Thomas Jefferson wrote that phrase "separation of church and state" in a letter about a church's concern against gov't intervention with the church. He himself wrote that we are "endowed by our Creator with certain inalienable rights."
Therefore, faith in a Deity DID influence his public policy statement known as the Declaration of Independence. The Bible WAS an influence in our Constitution --because people raised on the book believed in freedom and rights but not licentiousness to do any Biblically defined sins which are bad for the society --sins that were considered morally wrong for generations of culture with Christian influence. They would never have said that if you don't think adultery or stealing or aborting are wrong, you may do them under our laws.
Early Americans believed in religious freedom --for the sake of the people who had been long oppressed under state churches. These people had not been oppressed by law in their desire to sin, but in their desire to worship freely, departing from the doctrines (not the morality) of the established state church. Cromwell, in England, e.g. had prohibited celebrating Christmas for a time.
For years, we had "blue laws" of restrictions on Sunday (no commerce) --because most of the nation believed in the 10 commandments --that a day should be held apart for God --"Thou shalt remember the Sabbath Day to keep it holy." Today we say that since we aren't under the LAW but under GRACE, strictness about sabbath commerce is inconsistent with the NT --also because Jesus Himself weakened the extreme Jewish restrictions on the sabbath -saying "The Sabbath was made for man, not man for the Sabbath."
TJ was on the D.C school board which had the Bible, Common book of prayer, and the Isaac Watts Hymnal on the text book list. School days were started with prayer for a couple centuries at least in the U.S.
The way we interpret church-state separation today is not the way TJ interpreted it. He would have agreed that Ohare-murray's son should not have to participate in an opening day school prayer (which exception the school agreed to, i think) --but he would never have said that the prayers were illegal, which is what the boy's mother wanted--because he believed in religious freedom and majority rule with minority rights--even in schools. He wouldn't have liked deferring to the minority in a school district in order to outlaw the relgious freedom of the majority.
He saw the good of religious faith in a society. He said, "Can the liberties of a nation be sure when we remove their only firm basis, a conviction in the minds of the people that these liberties are a gift of God?"
Schools in those days would celebrate Christmas religiously with pageants telling the ancient story of the virgin birth. And the ACLU wasn't then skulking about the music teachers to scare them away from singing religious music.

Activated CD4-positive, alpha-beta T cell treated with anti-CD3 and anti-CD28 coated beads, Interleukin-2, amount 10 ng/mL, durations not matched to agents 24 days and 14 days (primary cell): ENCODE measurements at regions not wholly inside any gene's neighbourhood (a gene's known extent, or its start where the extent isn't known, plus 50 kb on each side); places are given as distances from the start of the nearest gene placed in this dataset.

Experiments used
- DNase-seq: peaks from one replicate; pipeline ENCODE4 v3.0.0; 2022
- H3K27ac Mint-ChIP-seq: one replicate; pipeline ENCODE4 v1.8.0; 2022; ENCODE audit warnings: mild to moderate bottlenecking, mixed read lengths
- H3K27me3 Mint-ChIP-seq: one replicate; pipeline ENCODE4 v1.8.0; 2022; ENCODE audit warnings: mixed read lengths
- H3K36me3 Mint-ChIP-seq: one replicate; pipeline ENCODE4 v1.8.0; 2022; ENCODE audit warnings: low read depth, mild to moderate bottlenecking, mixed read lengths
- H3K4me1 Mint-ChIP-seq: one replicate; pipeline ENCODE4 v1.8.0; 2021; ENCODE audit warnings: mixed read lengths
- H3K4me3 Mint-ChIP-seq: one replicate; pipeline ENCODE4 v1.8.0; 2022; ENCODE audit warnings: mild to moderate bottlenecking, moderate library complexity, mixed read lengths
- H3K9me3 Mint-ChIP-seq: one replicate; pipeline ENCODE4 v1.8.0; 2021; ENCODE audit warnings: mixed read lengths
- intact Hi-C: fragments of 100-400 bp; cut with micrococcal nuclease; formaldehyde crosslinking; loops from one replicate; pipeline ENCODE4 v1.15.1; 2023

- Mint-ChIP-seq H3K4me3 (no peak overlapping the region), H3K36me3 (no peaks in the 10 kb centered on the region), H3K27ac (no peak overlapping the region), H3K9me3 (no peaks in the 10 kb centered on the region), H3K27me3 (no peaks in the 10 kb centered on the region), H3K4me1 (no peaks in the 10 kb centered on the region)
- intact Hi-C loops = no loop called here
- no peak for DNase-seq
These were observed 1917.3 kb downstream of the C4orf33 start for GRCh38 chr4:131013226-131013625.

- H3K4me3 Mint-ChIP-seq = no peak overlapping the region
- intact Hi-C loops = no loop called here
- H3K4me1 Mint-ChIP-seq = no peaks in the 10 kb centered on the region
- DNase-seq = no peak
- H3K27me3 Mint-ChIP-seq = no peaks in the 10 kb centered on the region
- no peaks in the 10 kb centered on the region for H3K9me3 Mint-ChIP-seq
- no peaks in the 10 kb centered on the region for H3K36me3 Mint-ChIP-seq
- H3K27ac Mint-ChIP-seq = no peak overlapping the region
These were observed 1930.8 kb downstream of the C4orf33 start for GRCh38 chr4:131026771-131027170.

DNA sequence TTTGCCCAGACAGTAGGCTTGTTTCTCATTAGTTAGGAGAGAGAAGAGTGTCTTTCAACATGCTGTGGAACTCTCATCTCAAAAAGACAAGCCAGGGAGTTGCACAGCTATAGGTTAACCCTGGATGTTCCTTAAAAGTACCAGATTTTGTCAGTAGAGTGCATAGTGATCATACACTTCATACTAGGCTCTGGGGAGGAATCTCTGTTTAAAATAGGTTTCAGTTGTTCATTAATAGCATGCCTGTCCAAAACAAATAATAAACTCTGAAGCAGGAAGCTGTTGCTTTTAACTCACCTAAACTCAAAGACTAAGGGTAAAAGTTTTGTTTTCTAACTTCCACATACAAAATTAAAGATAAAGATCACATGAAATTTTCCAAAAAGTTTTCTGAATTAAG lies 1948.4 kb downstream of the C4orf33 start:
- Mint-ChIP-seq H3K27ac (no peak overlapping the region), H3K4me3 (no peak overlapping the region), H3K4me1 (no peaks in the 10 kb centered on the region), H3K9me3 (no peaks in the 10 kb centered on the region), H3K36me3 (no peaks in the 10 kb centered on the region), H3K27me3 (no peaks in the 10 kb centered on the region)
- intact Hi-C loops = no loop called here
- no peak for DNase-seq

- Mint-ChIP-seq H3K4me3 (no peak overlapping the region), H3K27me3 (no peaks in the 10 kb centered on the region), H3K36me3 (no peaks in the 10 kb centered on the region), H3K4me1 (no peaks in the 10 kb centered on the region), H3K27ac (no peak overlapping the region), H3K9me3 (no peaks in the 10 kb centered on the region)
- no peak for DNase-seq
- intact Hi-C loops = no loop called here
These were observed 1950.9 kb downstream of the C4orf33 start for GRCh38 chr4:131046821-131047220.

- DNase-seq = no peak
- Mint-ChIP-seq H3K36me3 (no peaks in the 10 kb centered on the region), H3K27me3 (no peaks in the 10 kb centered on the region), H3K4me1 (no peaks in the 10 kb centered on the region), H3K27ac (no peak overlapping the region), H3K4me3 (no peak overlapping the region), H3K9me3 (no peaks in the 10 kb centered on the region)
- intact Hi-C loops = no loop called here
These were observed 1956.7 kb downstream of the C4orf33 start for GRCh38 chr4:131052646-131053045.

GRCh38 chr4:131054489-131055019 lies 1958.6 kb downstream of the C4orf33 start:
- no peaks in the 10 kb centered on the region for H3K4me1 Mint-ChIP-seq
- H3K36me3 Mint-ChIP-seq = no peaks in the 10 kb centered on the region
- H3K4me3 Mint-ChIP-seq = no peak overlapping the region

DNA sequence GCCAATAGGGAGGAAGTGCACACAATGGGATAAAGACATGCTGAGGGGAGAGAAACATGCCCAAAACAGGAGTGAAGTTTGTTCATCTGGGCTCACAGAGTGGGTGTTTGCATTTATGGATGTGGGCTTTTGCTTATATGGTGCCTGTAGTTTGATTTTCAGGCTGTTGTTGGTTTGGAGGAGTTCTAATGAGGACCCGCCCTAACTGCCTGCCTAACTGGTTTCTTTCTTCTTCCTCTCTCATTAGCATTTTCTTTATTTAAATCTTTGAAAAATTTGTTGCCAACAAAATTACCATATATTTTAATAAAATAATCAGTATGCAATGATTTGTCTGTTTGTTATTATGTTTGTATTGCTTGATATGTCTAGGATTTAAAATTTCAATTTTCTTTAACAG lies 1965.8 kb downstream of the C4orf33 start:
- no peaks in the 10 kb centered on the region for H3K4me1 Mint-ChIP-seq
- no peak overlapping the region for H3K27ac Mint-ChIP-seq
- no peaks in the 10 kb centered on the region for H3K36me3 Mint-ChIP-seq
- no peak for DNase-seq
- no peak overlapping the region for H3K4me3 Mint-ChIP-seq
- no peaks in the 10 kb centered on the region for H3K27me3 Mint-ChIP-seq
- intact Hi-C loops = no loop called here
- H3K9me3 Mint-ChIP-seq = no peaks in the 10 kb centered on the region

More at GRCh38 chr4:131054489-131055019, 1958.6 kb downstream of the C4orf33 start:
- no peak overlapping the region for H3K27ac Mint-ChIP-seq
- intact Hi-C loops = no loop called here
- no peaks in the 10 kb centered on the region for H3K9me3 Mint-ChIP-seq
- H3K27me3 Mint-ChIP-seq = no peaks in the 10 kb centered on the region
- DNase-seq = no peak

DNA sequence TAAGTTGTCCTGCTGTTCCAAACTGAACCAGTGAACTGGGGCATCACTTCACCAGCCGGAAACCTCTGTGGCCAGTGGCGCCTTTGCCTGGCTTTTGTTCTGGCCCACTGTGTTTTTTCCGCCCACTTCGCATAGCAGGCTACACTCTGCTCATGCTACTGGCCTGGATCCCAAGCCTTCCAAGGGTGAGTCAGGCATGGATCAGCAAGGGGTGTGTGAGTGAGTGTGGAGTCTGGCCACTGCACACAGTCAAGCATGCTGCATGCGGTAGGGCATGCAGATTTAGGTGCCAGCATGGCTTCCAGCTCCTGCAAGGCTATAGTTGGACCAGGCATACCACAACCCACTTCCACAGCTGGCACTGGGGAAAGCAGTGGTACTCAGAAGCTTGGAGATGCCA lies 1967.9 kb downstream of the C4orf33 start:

I know that TJ didn't personally believe in the miraculous of the Bible --his error. After all, he wasn't there at the time; the writers were. ARrogance on his part to assume that God couldn't do what the Bible says He did --all through his relationship with mankind starting with the creation of Adam and Eve, the miracle of Sarah and Abraham's baby in their old age, which baby was the first child of promise and a forefather of the whole Jewish nation/people group, whose child would have the 12 sons as beginners of the 12 tribes).
TJ would not have believed in the miracle of Elijah and the firey altar in the contest with the Baal worshippers whose altar would not ignite, and Elijah did get the Lord to raise a widow's only son from the dead --the miracles, virgin birth and resurrection of Jesus and the miracles of the early apostles, and the miraculous conversion of Saul to St. Paul. True stories. The writers believed them --and there were many of these writers telling one cohesive story about a God who loves us and has standards of righteousness (including family values) toward which we should aspire --a God who has provided salvation through Christ's perfection instead of our own.
TJ, however, may have fathered a child through his slave --whom he did not have the courage to free and marry. So I don't think you really want to champion his Deistic views. A braver Christian man would have fought slavery and freed his own slaves and not had sex with one to whom he was not married--Geo. Washington DID free his slaves, as i recall.
Revisionist historians like to say Geo. Washington had an affair with a neighbor on the basis of some flattery in a letter to that former neighbor. The flattery wasn't sexual in nature --and there was no reason to read into it an affair or infatuation--such flattery was the courtesy of the day. LIke the church usher who greets me warmly on Sundays and says, "You look beautiful today, Mrs.____" He means no romantic interest. And I assure you, beauty was in the eye of the beholder. Such was the flattery of the neighbor in Geo W's letter --out of which the revisionists made an affair. Observers in Geo W's day called him a man of prayer and devout Christian faith, active in his church's business.
It was Bible believers who led in abolition of slavery, in England and in U.s. See Amazing Grace at Spring Meadows theater.
Freedom from the Bible's standards is a dangerous thing --allowing us to advocate and celebrate all sorts of sin --to our personal, family, national, and eternal detriment.
As Geo. Washington put it, "The smiles of Heaven can never be expected on a nation that disregards the eternal rules of order and right which Heaven itself has ordained." 1st Inaugural Address.
How can liberals then say that we are not a religiously founded nation??? given that statement was in our first president's first inaugural address?